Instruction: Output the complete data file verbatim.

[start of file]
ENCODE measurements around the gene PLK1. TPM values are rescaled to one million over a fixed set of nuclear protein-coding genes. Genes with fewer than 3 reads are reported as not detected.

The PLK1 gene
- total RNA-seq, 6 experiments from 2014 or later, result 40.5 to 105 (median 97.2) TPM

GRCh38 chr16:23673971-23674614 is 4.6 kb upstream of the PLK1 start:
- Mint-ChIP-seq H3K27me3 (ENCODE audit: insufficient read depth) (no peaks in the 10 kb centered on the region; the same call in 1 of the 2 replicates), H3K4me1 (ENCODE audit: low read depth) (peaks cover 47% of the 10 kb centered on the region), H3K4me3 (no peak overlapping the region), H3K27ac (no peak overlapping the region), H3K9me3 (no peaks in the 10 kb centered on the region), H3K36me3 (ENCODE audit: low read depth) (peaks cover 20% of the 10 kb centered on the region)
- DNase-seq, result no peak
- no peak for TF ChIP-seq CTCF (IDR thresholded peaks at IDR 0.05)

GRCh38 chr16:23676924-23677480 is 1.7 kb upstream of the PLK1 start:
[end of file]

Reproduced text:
ENCODE measurements around the gene PLK1. TPM values are rescaled to one million over a fixed set of nuclear protein-coding genes. Genes with fewer than 3 reads are reported as not detected.

The PLK1 gene
- total RNA-seq, 6 experiments from 2014 or later, result 40.5 to 105 (median 97.2) TPM

GRCh38 chr16:23673971-23674614 is 4.6 kb upstream of the PLK1 start:
- Mint-ChIP-seq H3K27me3 (ENCODE audit: insufficient read depth) (no peaks in the 10 kb centered on the region; the same call in 1 of the 2 replicates), H3K4me1 (ENCODE audit: low read depth) (peaks cover 47% of the 10 kb centered on the region), H3K4me3 (no peak overlapping the region), H3K27ac (no peak overlapping the region), H3K9me3 (no peaks in the 10 kb centered on the region), H3K36me3 (ENCODE audit: low read depth) (peaks cover 20% of the 10 kb centered on the region)
- DNase-seq, result no peak
- no peak for TF ChIP-seq CTCF (IDR thresholded peaks at IDR 0.05)

GRCh38 chr16:23676924-23677480 is 1.7 kb upstream of the PLK1 start: